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When this play was first written in 1907, it sparked riots in Ireland, as it was seen as blasphemous and insulting to Irish nationalists. The themes of the play include the value of rebellion. Christy Mahon commits the ultimate rebellion in his desire to kill his father, though he doesn't actually accomplish the deed. Peegan Mike, as the bartender's daughter is called, loves Christy for his rebellion and declares in grief at the end of the play, after choosing the more conventional Shawn Keough to wed, "I've lost the only Playboy of the Western World." The townspeople also celebrate Christy's supposed act of patricide, going against the dictates of religion and society.
The play also celebrates the value of freedom and unconventionality. As the play goes on and Christy develops as a character who is celebrated for his unconventionality, his speech develops a quality of poetry that he did not have earlier in the play. For example, when Peegan asks why Christy is lonely in Act II, he responds:
"It's well you know what call I have. It's well you know it's a lonesome thing to be passing small towns with the lights shining sideways when the night is down, or going in strange places with a dog nosing before you and a dog nosing behind, or drawn to the cities where you'd hear a voice kissing and talking deep love in every shadow of the ditch, and you passing on with an empty, hungry stomach failing from your heart."
Christy has transformed himself from a roughhewn country fellow into a romantic poet, and the freedom of being liberated from his father's control (or thinking he's free from his father) is the reason for his transformation. The play should be understood in the context of the times, when Ireland was considering freeing itself from English control, and the playwright celebrates the idea of shaking off one's family (or any source of authority) and living freely and unconventionally.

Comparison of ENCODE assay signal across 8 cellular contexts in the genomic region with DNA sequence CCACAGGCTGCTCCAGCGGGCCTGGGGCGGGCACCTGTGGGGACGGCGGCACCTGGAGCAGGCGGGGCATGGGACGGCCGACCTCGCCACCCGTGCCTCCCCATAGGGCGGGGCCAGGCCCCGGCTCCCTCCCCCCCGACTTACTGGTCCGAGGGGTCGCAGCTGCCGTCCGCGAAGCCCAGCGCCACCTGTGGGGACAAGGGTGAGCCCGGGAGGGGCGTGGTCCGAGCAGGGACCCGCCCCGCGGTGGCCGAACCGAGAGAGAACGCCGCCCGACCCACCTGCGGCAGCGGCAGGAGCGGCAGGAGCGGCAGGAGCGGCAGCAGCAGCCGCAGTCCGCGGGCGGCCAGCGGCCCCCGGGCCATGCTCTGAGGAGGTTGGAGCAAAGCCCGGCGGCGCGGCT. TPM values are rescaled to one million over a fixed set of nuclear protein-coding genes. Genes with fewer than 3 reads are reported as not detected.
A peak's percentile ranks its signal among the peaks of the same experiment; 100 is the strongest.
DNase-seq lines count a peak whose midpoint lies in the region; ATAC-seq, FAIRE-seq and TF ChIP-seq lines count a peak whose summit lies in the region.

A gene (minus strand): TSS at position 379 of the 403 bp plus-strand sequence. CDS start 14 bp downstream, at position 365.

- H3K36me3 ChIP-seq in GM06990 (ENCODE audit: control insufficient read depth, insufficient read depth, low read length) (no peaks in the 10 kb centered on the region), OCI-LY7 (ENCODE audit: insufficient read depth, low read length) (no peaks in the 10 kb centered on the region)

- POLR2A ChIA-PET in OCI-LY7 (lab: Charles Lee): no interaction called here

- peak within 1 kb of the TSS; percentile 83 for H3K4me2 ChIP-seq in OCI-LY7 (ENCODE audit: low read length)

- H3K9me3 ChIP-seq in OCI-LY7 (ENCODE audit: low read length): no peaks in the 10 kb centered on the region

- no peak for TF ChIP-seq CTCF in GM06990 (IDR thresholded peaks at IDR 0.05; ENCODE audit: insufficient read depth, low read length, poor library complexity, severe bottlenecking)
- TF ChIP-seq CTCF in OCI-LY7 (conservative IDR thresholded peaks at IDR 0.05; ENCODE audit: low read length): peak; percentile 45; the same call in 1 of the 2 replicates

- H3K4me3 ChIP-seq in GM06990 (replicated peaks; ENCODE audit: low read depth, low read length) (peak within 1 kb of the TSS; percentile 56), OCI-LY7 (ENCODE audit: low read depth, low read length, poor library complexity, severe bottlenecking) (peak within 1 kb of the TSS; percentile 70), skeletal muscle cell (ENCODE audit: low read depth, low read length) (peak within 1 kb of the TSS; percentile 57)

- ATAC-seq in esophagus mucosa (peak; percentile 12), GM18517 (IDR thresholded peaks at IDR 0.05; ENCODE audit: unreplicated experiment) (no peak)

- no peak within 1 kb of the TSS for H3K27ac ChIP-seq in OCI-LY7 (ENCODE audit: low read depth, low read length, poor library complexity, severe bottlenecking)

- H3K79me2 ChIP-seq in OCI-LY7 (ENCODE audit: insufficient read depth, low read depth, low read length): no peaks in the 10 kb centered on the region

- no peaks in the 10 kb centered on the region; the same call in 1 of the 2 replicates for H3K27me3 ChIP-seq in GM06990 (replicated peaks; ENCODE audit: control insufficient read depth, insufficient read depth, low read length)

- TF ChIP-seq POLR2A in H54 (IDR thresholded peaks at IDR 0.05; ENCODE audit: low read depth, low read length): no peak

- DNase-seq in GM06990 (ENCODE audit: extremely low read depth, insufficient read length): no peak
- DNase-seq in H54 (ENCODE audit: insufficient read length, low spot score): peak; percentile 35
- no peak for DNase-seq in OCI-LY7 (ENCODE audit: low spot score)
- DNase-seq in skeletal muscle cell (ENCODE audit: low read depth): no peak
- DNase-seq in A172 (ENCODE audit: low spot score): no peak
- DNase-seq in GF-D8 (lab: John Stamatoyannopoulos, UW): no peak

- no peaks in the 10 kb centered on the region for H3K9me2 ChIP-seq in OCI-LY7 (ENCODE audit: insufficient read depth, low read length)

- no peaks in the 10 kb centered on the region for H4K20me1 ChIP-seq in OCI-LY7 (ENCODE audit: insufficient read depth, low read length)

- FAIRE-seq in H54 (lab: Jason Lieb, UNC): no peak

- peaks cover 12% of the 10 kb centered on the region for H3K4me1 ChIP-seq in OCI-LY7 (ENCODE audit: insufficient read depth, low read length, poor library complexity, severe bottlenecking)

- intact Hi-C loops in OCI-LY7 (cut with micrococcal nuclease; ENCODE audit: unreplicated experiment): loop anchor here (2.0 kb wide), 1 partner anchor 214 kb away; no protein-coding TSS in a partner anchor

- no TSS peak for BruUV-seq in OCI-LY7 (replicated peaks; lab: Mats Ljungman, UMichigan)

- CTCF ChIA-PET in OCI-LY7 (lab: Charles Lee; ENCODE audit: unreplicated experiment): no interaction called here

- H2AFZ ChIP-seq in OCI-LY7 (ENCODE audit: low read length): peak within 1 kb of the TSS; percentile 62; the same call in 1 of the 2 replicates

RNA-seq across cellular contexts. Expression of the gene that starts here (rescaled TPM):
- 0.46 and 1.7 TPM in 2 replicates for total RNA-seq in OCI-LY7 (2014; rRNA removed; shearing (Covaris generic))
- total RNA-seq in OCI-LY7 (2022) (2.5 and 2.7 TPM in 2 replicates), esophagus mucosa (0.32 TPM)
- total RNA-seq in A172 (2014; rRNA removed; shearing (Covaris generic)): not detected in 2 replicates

There are several different themes in The Playboy of the Western World by J. M. Synge. The first is gender relationships. The women in the play appear in some ways to be stronger than the men, and although admiring strength in men (e.g. Pegeen dumping the weaker Shawn for the stronger Christy) tend to usurp positions of domestic strength. The next theme is how the Roman Catholic Church seems to be complicit in building a passive character (e.g. Shawn). The next theme is how bullying gets passed down through the generation (Christy and his father). Finally, there is the sense that the "western world" is not the place of Celtic tradition and noble natives of popular imagination, but rather that oppression have built a character of cowardice and bullying.
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